Ottawa Falls, Colorado, Spring 1878
He must have died in the shootout with the bank robber because when Sheriff Aaron McBain regained consciousness he was looking up at an angel! When his wits return Aaron realizes he is in the hospital and the “angel” is a very real nurse. Hating the confines of the hospital, McBain was willing to do whatever it took to get discharged to his own home and bed. But Aaron was still weak from the bullet wound to his shoulder and he was going to need help and that was where his angel would come in. Offering Anna Whitfield generous pay if she would agree to privately attend him, how could she say no? There was also something that was bothering Aaron about Miss Whitfield, he had the niggling feeling he had seen the woman before, but where?
Susannah Carvel had been running for a long time from the reach of corruption in Washington that resulted in her abusive husband, Senator John Carvel’s murder. Knowing she had been set up to take the rap for Carvel’s death, Susannah had left everything she owned behind and assumed the alias of “Anna Whitfield” taking the much needed job as nurse in the Ottawa Falls hospital. Wary of the handsome sheriff, and letting her heart rule over her better judgment, Susannah let McBain persuade her to accept his offer of private nurse. It wasn’t long before Aaron remembered where he had seen the beautiful “Anna” before; her picture was on the latest wanted poster sitting on his desk! Swearing to protect the woman he has come to care for, Aaron knows of only one way to provide the safe haven Susannah needs, he must marry her!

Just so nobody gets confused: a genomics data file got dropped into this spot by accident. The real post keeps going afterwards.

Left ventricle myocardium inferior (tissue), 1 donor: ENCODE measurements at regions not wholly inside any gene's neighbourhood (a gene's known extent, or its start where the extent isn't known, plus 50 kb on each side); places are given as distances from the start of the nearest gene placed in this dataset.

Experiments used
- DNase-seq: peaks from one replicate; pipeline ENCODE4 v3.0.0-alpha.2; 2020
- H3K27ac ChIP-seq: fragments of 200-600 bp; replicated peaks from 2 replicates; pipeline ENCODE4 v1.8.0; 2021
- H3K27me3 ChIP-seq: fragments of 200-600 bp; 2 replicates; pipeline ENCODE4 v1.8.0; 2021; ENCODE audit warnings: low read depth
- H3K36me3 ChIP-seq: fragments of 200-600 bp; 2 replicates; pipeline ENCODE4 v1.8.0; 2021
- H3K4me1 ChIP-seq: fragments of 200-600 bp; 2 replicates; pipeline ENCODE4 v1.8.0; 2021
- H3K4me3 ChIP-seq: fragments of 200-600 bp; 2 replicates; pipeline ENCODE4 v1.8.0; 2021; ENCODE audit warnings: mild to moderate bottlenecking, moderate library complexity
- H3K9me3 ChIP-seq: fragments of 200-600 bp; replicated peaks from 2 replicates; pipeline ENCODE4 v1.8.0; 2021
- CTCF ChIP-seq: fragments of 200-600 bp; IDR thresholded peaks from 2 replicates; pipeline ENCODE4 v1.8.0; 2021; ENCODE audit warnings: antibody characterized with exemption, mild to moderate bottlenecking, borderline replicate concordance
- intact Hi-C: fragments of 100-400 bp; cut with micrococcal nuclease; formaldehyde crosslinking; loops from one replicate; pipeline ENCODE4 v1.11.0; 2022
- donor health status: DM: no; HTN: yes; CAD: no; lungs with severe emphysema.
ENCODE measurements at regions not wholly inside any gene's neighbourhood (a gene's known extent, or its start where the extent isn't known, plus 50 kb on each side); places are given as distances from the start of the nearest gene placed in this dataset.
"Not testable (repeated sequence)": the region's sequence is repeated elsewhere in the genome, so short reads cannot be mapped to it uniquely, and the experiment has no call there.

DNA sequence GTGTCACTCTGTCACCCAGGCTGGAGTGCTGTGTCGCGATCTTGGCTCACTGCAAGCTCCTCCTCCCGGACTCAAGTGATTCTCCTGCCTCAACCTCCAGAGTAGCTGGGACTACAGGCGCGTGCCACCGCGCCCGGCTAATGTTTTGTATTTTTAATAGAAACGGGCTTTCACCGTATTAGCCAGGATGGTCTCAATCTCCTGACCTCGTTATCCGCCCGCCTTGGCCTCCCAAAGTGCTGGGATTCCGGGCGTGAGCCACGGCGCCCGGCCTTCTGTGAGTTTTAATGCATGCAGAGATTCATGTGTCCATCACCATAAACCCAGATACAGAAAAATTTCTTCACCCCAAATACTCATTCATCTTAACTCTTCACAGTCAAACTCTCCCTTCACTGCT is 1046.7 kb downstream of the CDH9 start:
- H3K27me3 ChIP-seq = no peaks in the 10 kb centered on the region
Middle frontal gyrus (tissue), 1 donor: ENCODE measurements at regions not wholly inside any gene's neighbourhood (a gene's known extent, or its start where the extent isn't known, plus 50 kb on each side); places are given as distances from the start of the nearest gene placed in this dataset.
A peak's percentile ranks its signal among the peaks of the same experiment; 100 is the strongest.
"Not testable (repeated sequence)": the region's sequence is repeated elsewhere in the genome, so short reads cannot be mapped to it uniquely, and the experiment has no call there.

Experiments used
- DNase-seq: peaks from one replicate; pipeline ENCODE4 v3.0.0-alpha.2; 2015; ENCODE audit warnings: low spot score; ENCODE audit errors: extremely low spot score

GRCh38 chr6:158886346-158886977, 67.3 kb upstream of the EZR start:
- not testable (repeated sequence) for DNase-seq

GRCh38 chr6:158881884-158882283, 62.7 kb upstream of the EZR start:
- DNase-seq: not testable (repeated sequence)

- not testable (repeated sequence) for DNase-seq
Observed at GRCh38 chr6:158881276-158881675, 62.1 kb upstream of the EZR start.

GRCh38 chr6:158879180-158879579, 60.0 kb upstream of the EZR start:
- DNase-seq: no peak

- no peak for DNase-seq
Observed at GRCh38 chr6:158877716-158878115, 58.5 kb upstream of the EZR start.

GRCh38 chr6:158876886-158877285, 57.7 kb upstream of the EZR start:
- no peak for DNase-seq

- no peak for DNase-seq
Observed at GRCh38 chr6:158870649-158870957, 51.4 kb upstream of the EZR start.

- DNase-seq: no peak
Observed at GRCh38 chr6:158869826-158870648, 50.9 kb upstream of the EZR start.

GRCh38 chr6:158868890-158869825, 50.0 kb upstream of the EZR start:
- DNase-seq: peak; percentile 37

Carolyn Davidson’s romantic tales of the old west always mesmerize her loyal fans, but I am afraid to say her newest Haven falls short. Haven starts off with a solid beginning, pricking our interest and then about halfway loses it. I found Susannah tiresome in her constant rehashing of her past. Aaron gets caught up in her dilemmas and turns his back on the very thing he is proud of, his job as lawman. I think this story could have been better, and aside of the comic relief of Hattie the book takes itself way to serious.